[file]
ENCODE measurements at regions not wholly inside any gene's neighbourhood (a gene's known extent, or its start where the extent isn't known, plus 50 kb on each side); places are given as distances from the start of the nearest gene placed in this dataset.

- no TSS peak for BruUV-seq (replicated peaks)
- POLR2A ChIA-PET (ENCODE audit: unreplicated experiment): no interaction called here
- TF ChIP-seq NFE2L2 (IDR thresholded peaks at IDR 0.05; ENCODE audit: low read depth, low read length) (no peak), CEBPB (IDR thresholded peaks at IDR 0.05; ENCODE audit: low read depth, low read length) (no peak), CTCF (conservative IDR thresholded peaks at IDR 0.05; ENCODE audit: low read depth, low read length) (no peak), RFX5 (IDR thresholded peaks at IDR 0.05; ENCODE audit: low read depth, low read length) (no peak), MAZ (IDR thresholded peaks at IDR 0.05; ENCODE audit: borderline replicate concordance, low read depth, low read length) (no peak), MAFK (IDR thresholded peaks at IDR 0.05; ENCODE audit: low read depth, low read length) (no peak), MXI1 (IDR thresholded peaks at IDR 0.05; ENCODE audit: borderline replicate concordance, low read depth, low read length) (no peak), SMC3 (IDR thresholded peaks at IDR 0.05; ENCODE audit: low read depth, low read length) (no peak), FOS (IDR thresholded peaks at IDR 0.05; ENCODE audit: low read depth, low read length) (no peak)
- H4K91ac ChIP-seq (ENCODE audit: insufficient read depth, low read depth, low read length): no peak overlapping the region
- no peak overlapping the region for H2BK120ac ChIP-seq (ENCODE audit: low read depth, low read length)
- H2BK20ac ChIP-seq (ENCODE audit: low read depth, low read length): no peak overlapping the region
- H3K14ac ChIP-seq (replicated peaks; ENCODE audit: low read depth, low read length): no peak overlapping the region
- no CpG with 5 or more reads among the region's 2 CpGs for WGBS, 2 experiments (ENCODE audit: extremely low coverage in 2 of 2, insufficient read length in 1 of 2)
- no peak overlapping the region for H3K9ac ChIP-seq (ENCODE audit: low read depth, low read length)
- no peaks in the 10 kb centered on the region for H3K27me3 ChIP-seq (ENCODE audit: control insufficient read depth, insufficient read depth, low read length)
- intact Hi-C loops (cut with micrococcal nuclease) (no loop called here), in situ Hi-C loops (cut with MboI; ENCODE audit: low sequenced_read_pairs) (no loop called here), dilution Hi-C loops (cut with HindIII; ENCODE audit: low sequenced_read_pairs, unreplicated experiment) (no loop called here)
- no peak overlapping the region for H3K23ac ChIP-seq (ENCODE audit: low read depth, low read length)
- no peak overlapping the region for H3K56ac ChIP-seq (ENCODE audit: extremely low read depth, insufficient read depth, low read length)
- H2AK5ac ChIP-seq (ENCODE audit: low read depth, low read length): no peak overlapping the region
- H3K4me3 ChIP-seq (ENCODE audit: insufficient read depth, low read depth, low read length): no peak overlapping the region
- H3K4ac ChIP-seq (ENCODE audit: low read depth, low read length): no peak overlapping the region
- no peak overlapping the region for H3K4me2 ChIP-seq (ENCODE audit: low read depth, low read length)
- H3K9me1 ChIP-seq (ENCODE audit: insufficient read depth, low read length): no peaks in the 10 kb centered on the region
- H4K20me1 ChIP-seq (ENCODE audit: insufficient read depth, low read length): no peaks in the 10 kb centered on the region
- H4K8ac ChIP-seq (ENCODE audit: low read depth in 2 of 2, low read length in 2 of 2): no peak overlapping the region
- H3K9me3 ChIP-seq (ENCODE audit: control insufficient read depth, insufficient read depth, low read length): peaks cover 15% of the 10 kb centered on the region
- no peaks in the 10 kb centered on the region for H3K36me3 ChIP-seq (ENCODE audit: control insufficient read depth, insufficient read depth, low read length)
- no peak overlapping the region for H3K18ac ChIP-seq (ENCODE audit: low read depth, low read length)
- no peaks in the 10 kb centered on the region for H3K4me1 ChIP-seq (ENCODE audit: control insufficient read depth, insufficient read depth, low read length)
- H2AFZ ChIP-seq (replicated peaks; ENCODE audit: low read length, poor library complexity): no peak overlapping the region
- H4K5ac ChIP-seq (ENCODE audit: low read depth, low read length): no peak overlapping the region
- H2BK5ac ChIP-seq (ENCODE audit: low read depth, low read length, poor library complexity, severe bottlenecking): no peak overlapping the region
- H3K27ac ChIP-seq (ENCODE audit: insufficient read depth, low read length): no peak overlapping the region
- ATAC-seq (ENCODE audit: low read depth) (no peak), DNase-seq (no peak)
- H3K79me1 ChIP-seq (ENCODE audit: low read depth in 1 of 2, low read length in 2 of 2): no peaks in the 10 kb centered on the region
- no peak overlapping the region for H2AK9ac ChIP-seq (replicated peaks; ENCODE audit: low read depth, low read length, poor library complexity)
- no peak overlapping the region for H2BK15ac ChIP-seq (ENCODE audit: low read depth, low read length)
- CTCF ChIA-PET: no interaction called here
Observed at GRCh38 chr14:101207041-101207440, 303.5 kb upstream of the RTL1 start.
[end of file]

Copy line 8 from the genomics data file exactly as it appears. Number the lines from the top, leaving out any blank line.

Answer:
- H3K14ac ChIP-seq (replicated peaks; ENCODE audit: low read depth, low read length): no peak overlapping the region